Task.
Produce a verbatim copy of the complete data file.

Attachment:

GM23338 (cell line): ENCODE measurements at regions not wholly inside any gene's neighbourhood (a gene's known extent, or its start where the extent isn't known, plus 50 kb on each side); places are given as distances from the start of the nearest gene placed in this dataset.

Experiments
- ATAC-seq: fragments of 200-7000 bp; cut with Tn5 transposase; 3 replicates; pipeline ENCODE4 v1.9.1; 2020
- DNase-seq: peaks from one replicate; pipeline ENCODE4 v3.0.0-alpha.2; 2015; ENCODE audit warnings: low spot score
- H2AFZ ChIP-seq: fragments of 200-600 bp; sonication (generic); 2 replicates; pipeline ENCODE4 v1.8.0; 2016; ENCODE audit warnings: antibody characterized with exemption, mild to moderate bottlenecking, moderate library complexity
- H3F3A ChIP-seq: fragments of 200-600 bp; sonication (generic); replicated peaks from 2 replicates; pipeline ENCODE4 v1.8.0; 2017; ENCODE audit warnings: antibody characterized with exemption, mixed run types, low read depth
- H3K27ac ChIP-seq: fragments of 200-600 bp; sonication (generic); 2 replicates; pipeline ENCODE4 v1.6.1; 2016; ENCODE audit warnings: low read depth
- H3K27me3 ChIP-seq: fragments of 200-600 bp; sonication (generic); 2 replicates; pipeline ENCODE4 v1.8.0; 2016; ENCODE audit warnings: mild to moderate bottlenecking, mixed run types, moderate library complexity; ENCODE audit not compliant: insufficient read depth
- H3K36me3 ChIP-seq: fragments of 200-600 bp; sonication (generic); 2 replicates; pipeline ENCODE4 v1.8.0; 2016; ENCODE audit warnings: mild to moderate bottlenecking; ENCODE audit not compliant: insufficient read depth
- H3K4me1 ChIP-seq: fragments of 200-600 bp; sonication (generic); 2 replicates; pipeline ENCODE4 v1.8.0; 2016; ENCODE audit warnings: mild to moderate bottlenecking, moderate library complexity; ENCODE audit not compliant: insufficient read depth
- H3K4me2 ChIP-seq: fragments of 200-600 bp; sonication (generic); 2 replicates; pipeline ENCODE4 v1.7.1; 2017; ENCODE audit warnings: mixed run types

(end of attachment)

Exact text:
GM23338 (cell line): ENCODE measurements at regions not wholly inside any gene's neighbourhood (a gene's known extent, or its start where the extent isn't known, plus 50 kb on each side); places are given as distances from the start of the nearest gene placed in this dataset.

Experiments
- ATAC-seq: fragments of 200-7000 bp; cut with Tn5 transposase; 3 replicates; pipeline ENCODE4 v1.9.1; 2020
- DNase-seq: peaks from one replicate; pipeline ENCODE4 v3.0.0-alpha.2; 2015; ENCODE audit warnings: low spot score
- H2AFZ ChIP-seq: fragments of 200-600 bp; sonication (generic); 2 replicates; pipeline ENCODE4 v1.8.0; 2016; ENCODE audit warnings: antibody characterized with exemption, mild to moderate bottlenecking, moderate library complexity
- H3F3A ChIP-seq: fragments of 200-600 bp; sonication (generic); replicated peaks from 2 replicates; pipeline ENCODE4 v1.8.0; 2017; ENCODE audit warnings: antibody characterized with exemption, mixed run types, low read depth
- H3K27ac ChIP-seq: fragments of 200-600 bp; sonication (generic); 2 replicates; pipeline ENCODE4 v1.6.1; 2016; ENCODE audit warnings: low read depth
- H3K27me3 ChIP-seq: fragments of 200-600 bp; sonication (generic); 2 replicates; pipeline ENCODE4 v1.8.0; 2016; ENCODE audit warnings: mild to moderate bottlenecking, mixed run types, moderate library complexity; ENCODE audit not compliant: insufficient read depth
- H3K36me3 ChIP-seq: fragments of 200-600 bp; sonication (generic); 2 replicates; pipeline ENCODE4 v1.8.0; 2016; ENCODE audit warnings: mild to moderate bottlenecking; ENCODE audit not compliant: insufficient read depth
- H3K4me1 ChIP-seq: fragments of 200-600 bp; sonication (generic); 2 replicates; pipeline ENCODE4 v1.8.0; 2016; ENCODE audit warnings: mild to moderate bottlenecking, moderate library complexity; ENCODE audit not compliant: insufficient read depth
- H3K4me2 ChIP-seq: fragments of 200-600 bp; sonication (generic); 2 replicates; pipeline ENCODE4 v1.7.1; 2017; ENCODE audit warnings: mixed run types